Looks like we’ve finally gotten our video issues sorted out. What better way to celebrate than with a clip from the ne’er-released-on-home-video film, Song of the South.
Folks call or come to the Wren’s Nest all the time wondering if we are indeed the Song of the South museum.
To these type questions and comments my stock response is this: “Have you heard of Pearl Harbor?” And of course they answer yes. Then, “Well what about Pearl Harbor starring Ben Affleck?” And then–“No, we do not sell the film.”
The degree of conflation of Song of the South (1946) and the Uncle Remus Tales (starting in 1876) is astonishing. With perhaps the exception of Gone With the Wind, the confusion between the source material and the film is unprecedented, in my humble opinion. No doubt this is because very few people have actually seen the film in the last 60 years.
The waiter behind the counter made it clear that he was a film enthusiast, and I mentioned that this film was a direct descendant of Song of the South, and he said, “Well yeah, but it’s just so terribly racist.”
It was unclear whether or not he’d actually seen the film, but this sort of confident dismissal happens all the time.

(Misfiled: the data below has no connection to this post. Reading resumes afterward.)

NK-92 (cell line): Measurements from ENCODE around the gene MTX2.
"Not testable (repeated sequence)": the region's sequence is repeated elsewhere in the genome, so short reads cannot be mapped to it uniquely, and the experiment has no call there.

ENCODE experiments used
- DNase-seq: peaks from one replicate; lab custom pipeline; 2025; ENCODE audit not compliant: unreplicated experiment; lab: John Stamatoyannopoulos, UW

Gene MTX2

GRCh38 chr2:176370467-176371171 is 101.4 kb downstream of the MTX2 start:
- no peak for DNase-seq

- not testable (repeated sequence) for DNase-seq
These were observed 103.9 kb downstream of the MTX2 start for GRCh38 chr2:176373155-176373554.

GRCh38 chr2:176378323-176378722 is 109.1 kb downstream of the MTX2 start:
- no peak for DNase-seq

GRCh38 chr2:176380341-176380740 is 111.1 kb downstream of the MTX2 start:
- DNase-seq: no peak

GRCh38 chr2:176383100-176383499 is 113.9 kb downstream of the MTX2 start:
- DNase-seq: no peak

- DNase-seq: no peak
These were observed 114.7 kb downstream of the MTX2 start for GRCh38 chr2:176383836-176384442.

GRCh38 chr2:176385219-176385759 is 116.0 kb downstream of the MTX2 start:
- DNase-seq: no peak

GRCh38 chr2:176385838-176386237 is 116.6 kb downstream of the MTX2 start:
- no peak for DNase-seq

I’ve no shortage of opinions on the film, but today I’ll just leave you with some facts–
- The Harris family sold Disney the rights to adapt the Harris versions of the Brer Rabbit stories for $10,000 in 1939.
- Clarence Muse, a black actor and screenwriter, quit working on the film because of the screenplay’s treatment of black characters.
- Song of the South debuted at the Fox Theatre in Atlanta on November 12, 1946.
- Zip-a-Dee-Do-Dah won the Academy Award for Best Song in 1948.
- James Baskett (Uncle Remus) was awarded an honorary Academy Award in 1948 for his portrayal of Uncle Remus.
- James Baskett was the first live actor hired by Disney.
- The film is not banned, it’s just not been made available; Disney has re-released the film in theaters in 1956, 1972, 1981, and 1986. Up until 2001, the film was available for purchase in various international markets.
Have you seen the film? What do you think?
Links for further exploration–
AJC Article on Song of the South and the Wren’s Nest
Song of the South fan page with extensive links
The Wren’s Nest Ramblers versions of the Brer Rabbit stories